JMW Turner and sex: exhibition offers insight into private life of artist

JMW Turner is revered as a genius landscape painter, the king of the turbulent maritime scene, but much less is known about the more private side of the artist. Specifically: Turner and sex.

The curators of a new exhibition, Between the Sheets, Turner’s Nudes, hope to change that by displaying rarely seen erotic watercolour drawings that he made over the course of his career.

The works will go on display in his former home in Twickenham and shine a different light on the artist.

“I think he was very interested in sex, and why shouldn’t he be?” said Franny Moyle, Turner’s biographer and a co-curator of the project. “He was a human being like the rest of us.”

Some of the drawings are from life classes; others are more erotic, intimate bedroom scenes. “Parental or guardian discretion is advised,” the organisers of the display are telling visitors.

A number of the drawings were made during Turner’s frequent visits to Petworth House in West Sussex in the 1820s and 1830s. Petworth was the home of Lord Egremont, an enthusiastic art collector and patron to Turner. Egremont is thought to have fathered at least 40 illegitimate children.

Jacqueline Riding, another co-curator of the show, said Petworth seemed to have had “quite a free and easy environment. There was certainly no discouragement to a relaxed atmosphere.”

It was important to remember also, said Riding, that Turner, who lived from 1775 to 1851, was essentially a Georgian artist. “I know he is often seen as Victorian because he lived into the Victorian age, but he was a Georgian with Georgian appetites.”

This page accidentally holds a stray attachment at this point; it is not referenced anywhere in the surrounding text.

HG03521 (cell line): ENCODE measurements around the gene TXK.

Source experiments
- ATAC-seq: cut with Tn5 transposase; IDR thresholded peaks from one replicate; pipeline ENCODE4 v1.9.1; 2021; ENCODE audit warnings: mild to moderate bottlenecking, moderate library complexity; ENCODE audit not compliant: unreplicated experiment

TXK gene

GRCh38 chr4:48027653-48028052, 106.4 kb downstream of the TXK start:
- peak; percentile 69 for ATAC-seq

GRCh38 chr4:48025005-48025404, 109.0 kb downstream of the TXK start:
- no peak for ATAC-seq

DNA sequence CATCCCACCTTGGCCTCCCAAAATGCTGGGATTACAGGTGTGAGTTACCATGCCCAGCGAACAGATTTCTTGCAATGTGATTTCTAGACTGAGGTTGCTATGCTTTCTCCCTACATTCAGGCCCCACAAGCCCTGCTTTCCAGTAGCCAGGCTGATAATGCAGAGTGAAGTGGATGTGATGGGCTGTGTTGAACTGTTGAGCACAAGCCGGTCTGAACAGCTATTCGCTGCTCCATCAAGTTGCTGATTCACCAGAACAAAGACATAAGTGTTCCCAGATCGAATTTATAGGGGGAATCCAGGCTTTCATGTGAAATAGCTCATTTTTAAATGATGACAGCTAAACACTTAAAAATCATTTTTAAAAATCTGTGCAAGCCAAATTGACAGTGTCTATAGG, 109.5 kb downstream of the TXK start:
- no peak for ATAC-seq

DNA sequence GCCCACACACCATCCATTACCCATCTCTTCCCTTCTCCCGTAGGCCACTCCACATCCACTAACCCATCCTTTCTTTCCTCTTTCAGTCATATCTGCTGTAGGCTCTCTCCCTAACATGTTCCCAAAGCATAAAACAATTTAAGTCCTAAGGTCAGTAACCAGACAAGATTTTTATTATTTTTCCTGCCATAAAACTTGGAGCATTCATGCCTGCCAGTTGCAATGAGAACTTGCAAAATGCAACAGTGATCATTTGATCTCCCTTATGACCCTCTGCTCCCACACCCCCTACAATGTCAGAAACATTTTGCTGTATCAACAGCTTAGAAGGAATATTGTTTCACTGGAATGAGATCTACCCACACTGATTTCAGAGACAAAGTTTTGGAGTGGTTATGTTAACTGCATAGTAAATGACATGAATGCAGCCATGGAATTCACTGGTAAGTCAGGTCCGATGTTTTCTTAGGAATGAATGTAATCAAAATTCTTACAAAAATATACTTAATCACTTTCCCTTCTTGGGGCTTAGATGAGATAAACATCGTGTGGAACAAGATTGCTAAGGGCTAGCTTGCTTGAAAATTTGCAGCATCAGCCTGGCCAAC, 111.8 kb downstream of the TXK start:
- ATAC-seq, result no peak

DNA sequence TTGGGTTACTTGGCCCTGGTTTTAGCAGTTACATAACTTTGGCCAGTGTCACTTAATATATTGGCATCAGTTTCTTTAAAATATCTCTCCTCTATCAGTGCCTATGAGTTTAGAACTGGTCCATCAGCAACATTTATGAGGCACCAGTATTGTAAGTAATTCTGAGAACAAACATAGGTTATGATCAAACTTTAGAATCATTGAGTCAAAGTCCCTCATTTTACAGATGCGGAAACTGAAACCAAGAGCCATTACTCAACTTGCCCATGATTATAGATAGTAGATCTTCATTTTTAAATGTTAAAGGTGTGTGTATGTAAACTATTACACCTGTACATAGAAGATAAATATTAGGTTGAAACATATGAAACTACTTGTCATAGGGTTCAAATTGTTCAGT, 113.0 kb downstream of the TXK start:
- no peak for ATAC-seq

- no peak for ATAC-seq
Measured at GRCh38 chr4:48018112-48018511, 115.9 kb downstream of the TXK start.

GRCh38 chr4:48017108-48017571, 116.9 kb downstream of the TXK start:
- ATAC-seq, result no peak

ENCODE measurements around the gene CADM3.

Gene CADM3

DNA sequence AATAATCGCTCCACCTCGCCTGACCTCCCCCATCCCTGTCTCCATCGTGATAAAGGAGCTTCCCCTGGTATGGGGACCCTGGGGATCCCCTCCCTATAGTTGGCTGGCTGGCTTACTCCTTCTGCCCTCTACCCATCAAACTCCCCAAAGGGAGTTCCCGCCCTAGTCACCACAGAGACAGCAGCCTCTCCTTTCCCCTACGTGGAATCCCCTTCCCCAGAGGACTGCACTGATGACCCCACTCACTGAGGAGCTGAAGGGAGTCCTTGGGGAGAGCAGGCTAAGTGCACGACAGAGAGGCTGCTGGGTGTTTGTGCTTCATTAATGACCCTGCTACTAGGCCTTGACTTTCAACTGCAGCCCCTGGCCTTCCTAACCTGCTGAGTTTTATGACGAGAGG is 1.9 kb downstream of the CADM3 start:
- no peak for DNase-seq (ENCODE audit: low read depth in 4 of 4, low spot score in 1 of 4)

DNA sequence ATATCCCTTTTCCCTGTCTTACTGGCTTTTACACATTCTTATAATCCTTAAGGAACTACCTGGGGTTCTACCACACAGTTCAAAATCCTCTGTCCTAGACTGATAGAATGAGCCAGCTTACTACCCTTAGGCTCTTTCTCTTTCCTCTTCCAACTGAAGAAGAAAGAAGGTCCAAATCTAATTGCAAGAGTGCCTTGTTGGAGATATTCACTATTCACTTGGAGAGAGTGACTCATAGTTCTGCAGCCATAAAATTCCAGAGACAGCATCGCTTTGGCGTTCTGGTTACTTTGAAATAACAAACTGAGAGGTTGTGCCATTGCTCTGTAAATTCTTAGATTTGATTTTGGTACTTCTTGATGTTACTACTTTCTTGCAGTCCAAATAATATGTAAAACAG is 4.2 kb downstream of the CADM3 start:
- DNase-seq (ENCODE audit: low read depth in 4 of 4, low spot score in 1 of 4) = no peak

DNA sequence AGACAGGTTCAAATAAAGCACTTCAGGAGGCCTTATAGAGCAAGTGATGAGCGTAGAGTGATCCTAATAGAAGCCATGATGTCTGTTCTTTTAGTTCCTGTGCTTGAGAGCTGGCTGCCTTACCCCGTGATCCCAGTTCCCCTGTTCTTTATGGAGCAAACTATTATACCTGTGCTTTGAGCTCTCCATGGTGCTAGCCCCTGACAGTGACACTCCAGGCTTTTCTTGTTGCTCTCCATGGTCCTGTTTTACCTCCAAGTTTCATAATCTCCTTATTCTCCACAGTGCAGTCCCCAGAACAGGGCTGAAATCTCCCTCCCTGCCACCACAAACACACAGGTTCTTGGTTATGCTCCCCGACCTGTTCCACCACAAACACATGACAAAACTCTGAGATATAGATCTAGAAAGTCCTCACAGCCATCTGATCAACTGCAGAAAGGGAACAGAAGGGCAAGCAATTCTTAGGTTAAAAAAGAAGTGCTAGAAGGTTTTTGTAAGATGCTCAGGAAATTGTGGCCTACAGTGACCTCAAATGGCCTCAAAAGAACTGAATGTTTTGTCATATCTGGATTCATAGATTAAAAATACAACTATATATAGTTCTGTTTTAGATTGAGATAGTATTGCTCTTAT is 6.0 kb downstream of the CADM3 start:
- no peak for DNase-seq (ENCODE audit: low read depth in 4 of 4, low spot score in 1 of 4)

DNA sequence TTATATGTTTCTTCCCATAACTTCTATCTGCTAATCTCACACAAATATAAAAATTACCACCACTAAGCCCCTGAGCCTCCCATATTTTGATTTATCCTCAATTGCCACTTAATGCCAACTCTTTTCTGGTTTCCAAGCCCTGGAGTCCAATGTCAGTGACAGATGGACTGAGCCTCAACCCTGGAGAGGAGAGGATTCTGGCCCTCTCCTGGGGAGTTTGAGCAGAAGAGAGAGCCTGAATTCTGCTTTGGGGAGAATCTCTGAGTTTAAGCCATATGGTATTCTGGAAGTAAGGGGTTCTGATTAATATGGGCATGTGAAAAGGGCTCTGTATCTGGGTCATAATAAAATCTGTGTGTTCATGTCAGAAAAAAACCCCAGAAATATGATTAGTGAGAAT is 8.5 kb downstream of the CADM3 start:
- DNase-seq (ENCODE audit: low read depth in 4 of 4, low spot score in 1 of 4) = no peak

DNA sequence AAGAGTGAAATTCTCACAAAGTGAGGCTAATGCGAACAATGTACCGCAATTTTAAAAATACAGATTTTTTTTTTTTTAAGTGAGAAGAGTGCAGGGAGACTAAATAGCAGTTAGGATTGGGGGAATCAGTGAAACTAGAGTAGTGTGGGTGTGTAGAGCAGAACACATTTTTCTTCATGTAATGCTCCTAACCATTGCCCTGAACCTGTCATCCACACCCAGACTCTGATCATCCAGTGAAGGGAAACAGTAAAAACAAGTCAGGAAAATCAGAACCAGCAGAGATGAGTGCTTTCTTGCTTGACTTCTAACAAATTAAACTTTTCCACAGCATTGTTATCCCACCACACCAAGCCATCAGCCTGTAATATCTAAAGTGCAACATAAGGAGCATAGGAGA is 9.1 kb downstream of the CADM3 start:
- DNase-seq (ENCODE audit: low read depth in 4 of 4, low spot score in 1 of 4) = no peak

Riding was an adviser on Mike Leigh’s film Mr Turner, which brought home to her how little was known about the artist’s private life. “We almost know minute by minute what Turner was doing in terms of sketching and travelling and exhibiting,” she said. “The one thing we really couldn’t find a lot of information about was his private life, and even more so his relationship with women.”

The drawings going on display offer tantalising glimpses of that private life. The subjects are thought to include his lover Sophia Booth, who ran a guesthouse on Margate seafront and secretly lived with Turner in Chelsea.

The later sketchbook drawings include sex scenes populated by otherworldly figures. “They become looser, more experimental, sometimes much more explicit,” said Moyle. “Is that Turner exploring a form of art he thought he could never publish, or perhaps only publish between friends? Is this his own private collection, in the way we might take intimate photographs or write a diary?”

The drawings are from the Turner Bequest, the vast treasure trove looked after by Tate that includes about 30,000 sketches and watercolours. Only 100 of those are listed as intimate or erotic.

The works – which were made for Turner’s eyes only and never meant for public consumption – will be displayed in a bedroom at Sandycombe Lodge, the house in which Turner designed and lived.

Curators hope the display offers something new about Turner. Riding said: “I don’t think Turner is known for his paintings of women; you always think of him as the painter of landscapes and seascapes, the broader view. Both of us hope that the display will make people think again about Turner.”

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